Vintage Violin Recordings – What to Listen For

More of the music of Ludwig van Beethoven (1770-1827)

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This copy had practically no smear on either the violin or the orchestra. Try to find a violin concerto record with no smear. We often say that Shaded Dogs, being vintage All Tube recordings, tend to have tube smear. But what about the ’70s Transistor Mastered Red Label pressings – where does their smear come from?

Let’s face it: records from every era more often than not have some smear and we can never really know what accounts for it. The key thing is to be able to recognize it for what it is. (We find modern records, especially those pressed at RTI, to be quite smeary as a rule. They also tend to be congested, blurry, thick, veiled, and ambience-challenged. For some reason most audiophiles — and the reviewers who write for them — rarely seem to notice these shortcomings.) (more…)

Burt Bacharach – Reach Out – What to Listen For

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Another in our series of Home Audio Exercises with advice on What to Listen For (WTLF) as you critically evaluate your copy of Reach Out.

What to listen for? Brightness, Blare, Lifelessness, Smear.

We played a good-sized stack of these recently, but not many of them sounded like this one. The majority of copies had a tendency to be bright, which is MURDER when the horns start blaring at the levels we like to play our records at. (more…)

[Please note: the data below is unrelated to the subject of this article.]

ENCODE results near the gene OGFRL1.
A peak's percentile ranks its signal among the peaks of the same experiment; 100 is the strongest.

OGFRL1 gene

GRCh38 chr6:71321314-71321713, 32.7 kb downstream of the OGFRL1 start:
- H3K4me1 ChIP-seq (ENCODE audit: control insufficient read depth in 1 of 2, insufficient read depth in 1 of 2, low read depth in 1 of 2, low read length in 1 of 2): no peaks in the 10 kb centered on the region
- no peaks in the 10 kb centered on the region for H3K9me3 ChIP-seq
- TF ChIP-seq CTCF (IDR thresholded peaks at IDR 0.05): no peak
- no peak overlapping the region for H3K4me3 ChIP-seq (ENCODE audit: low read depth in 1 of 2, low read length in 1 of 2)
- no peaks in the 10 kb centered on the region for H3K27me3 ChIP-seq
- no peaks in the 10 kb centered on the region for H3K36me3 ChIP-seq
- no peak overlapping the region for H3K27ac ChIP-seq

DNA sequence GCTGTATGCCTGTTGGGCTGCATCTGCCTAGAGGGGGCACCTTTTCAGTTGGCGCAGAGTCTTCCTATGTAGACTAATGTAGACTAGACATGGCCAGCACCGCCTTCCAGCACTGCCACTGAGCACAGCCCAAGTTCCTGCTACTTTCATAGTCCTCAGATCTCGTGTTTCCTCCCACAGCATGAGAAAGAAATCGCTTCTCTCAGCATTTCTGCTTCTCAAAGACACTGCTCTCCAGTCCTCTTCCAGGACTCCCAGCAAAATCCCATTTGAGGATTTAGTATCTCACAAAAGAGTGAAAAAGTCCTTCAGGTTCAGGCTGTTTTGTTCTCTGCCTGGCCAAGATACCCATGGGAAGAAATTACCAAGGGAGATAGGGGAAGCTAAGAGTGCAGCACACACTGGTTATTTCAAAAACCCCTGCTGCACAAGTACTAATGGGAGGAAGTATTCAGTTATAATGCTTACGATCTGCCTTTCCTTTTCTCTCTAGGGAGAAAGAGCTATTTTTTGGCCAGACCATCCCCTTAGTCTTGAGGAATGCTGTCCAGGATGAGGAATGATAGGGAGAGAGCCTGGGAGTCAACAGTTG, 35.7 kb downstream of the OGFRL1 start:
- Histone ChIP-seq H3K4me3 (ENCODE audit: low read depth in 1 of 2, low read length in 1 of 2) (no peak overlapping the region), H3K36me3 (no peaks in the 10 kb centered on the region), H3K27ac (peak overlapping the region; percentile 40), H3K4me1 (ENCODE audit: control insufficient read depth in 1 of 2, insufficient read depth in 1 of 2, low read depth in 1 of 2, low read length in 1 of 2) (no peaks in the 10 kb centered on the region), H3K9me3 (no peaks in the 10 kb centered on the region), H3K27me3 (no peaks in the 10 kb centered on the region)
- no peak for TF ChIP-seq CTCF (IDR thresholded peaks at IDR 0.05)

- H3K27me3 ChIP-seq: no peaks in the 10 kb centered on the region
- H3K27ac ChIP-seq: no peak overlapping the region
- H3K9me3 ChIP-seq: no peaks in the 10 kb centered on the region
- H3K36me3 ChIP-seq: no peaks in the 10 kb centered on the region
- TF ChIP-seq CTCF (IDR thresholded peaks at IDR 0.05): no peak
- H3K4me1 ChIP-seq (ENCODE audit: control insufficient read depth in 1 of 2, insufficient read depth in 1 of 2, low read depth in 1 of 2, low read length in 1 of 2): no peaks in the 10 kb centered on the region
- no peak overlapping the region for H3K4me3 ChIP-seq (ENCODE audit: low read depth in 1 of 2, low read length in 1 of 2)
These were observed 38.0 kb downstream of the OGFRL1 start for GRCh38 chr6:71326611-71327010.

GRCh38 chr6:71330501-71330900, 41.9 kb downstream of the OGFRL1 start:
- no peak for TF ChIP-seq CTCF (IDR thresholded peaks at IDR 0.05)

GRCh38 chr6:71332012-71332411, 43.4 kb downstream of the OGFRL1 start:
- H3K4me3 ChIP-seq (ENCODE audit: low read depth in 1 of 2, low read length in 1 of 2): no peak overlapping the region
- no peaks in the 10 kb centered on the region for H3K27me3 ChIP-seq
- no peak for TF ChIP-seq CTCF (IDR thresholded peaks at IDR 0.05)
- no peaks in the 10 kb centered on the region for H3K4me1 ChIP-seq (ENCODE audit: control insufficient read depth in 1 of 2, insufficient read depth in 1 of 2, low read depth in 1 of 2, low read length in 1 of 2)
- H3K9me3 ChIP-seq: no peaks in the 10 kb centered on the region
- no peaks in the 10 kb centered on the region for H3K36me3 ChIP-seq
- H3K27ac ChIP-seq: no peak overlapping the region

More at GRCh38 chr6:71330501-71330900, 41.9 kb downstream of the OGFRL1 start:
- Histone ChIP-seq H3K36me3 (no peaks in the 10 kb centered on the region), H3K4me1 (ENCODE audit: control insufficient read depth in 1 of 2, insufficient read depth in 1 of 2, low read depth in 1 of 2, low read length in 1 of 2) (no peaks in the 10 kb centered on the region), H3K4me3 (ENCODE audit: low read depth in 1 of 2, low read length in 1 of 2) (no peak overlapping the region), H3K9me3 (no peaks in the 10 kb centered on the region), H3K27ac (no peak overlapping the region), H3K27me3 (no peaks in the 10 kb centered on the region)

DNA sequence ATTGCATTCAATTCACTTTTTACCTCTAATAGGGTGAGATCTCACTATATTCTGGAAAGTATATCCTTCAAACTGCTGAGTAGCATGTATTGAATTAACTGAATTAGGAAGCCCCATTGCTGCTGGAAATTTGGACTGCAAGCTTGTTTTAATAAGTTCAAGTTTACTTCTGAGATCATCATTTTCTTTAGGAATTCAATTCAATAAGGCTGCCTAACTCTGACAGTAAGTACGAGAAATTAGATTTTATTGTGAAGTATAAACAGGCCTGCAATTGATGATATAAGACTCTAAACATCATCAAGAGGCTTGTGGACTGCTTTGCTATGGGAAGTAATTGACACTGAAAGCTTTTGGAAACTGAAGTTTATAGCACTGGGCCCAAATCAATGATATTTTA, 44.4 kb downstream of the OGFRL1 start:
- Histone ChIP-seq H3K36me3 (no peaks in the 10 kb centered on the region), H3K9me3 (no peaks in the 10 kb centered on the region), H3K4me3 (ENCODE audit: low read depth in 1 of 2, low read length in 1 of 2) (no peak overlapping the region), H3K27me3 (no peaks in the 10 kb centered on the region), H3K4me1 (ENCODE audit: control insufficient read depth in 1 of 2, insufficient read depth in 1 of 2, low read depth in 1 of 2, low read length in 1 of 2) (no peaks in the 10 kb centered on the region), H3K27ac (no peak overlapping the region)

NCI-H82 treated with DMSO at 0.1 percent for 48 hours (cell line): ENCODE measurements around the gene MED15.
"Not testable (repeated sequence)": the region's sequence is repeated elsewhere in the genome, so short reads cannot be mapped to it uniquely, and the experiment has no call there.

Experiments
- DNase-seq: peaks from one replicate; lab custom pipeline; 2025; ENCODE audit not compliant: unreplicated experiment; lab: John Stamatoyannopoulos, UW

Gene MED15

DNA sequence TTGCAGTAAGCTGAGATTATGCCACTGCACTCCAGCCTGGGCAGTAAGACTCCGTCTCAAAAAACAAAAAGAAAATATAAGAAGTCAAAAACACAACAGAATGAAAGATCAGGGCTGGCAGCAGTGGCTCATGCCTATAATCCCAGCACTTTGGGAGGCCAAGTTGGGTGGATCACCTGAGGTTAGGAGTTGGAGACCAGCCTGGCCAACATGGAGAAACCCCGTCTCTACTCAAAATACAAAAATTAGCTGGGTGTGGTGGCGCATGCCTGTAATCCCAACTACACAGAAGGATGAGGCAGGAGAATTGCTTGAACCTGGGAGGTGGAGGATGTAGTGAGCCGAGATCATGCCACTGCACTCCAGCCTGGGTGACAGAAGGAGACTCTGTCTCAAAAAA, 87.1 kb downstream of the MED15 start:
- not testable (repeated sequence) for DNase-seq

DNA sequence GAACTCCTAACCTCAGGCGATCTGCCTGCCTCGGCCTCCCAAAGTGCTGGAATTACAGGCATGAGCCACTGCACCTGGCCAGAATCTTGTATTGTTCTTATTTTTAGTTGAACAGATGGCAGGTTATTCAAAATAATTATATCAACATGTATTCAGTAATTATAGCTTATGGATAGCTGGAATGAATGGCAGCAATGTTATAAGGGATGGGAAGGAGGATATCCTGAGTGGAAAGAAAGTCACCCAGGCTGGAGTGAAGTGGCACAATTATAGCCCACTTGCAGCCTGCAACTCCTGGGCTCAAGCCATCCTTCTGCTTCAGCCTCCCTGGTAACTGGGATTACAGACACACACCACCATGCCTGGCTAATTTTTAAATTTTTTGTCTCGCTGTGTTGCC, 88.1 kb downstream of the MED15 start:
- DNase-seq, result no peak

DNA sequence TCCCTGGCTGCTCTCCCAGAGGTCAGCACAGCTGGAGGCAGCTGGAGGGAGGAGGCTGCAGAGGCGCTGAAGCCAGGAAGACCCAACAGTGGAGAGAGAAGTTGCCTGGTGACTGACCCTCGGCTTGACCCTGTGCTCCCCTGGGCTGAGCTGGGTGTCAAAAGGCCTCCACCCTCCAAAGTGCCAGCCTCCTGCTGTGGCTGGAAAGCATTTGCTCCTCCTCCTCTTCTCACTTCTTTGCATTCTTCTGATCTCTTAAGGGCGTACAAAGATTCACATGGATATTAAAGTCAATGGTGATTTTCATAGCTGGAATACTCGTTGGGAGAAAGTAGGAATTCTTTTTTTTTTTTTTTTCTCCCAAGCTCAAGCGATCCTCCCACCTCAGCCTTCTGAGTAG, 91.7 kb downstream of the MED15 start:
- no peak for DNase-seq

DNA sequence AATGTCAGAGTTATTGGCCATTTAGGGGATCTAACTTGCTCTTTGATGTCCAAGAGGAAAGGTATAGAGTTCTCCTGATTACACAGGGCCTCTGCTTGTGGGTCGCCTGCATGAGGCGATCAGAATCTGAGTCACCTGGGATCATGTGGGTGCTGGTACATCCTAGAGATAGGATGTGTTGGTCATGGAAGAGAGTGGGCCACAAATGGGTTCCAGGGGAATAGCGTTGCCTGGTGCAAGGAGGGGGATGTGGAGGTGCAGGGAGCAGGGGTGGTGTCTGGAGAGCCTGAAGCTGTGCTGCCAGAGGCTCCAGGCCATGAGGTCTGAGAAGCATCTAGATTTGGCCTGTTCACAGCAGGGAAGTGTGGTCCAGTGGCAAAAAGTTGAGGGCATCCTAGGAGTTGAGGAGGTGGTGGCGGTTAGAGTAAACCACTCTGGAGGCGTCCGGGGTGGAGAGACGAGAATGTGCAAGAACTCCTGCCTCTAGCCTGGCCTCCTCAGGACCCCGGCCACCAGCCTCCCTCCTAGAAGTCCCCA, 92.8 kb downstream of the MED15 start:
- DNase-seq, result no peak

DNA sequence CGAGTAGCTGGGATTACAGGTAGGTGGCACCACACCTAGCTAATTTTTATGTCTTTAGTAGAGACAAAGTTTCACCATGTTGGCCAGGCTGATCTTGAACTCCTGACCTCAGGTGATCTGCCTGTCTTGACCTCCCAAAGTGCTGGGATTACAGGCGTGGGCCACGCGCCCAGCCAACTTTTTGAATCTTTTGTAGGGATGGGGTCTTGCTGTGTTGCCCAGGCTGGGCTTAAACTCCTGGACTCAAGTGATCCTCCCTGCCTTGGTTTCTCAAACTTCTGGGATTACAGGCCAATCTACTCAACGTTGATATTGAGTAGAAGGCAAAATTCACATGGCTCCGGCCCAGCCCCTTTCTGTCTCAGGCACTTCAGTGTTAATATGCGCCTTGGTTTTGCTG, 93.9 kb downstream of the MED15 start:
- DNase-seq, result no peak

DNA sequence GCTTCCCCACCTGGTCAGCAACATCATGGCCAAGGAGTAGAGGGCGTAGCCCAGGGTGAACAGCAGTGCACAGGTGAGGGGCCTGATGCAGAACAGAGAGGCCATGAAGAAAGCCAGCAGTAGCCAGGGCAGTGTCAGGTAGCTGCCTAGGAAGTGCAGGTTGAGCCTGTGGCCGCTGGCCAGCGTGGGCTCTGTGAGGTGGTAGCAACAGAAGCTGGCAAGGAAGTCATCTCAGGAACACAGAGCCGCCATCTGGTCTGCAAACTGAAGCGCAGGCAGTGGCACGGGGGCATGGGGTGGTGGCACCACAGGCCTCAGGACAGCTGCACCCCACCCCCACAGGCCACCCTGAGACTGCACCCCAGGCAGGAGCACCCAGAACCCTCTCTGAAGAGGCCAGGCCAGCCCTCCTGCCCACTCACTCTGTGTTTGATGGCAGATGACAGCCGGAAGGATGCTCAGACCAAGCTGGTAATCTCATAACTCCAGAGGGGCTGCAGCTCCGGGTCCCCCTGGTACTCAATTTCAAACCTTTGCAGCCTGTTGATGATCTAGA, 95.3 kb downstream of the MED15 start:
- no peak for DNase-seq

Beethoven Violin Concerto with Heifetz (LSC 1992)

More of the music of Ludwig van Beethoven (1770-1827)

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A distinguished member of the Better Records Orchestral Music Hall of Fame.

The reproduction of the violin here is superb — harmonically rich, natural, clean, clear, resolving. What sets the truly killer pressings apart is the depth, width and three-dimensional quality of the sound, as well as the fact that they become less congested in the louder passages and don’t get shrill or blary. The best copies display a Tubey Magical richness — especially evident in the basses and celli — that is to die for.

Big space, a solid bottom, and plenty of dynamic energy are strongly in evidence throughout. Practically zero smear, exceptional resolution, transparency, tremendous dynamics, a violin that is present and solid — this copy takes the sound of the recording right to the limits of what we thought possible. (more…)